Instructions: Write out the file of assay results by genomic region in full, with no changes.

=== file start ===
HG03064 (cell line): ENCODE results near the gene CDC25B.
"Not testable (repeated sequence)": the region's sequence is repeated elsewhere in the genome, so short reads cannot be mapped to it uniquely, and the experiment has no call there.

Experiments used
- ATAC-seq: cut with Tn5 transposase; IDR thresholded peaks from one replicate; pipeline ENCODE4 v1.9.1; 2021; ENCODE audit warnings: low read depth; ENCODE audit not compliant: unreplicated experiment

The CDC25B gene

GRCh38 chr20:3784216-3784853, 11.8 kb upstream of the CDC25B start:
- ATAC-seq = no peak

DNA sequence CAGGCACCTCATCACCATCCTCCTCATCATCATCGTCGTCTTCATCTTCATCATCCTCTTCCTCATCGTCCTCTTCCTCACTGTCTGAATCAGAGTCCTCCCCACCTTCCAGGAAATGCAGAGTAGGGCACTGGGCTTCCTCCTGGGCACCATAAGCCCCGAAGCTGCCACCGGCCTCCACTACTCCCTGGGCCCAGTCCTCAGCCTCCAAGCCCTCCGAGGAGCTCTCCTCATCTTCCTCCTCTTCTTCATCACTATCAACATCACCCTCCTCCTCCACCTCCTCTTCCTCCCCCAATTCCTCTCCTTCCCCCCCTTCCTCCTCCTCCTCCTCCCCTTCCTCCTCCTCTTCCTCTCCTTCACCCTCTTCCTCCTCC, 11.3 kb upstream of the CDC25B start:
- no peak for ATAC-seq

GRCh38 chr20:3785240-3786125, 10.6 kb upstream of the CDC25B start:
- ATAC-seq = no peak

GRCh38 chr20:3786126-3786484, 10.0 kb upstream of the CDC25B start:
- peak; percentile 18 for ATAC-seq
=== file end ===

HG03064 (cell line): ENCODE results near the gene CDC25B.
"Not testable (repeated sequence)": the region's sequence is repeated elsewhere in the genome, so short reads cannot be mapped to it uniquely, and the experiment has no call there.

Experiments used
- ATAC-seq: cut with Tn5 transposase; IDR thresholded peaks from one replicate; pipeline ENCODE4 v1.9.1; 2021; ENCODE audit warnings: low read depth; ENCODE audit not compliant: unreplicated experiment

The CDC25B gene

GRCh38 chr20:3784216-3784853, 11.8 kb upstream of the CDC25B start:
- ATAC-seq = no peak

DNA sequence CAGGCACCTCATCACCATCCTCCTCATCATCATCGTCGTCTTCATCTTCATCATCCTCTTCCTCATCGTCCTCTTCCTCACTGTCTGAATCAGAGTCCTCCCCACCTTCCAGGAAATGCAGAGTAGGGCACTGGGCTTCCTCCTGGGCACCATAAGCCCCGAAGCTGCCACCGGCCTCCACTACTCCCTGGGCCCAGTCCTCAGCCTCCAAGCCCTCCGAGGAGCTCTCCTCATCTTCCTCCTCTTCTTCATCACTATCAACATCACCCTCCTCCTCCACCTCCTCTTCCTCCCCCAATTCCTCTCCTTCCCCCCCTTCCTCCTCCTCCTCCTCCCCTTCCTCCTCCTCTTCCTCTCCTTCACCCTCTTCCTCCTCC, 11.3 kb upstream of the CDC25B start:
- no peak for ATAC-seq

GRCh38 chr20:3785240-3786125, 10.6 kb upstream of the CDC25B start:
- ATAC-seq = no peak

GRCh38 chr20:3786126-3786484, 10.0 kb upstream of the CDC25B start:
- peak; percentile 18 for ATAC-seq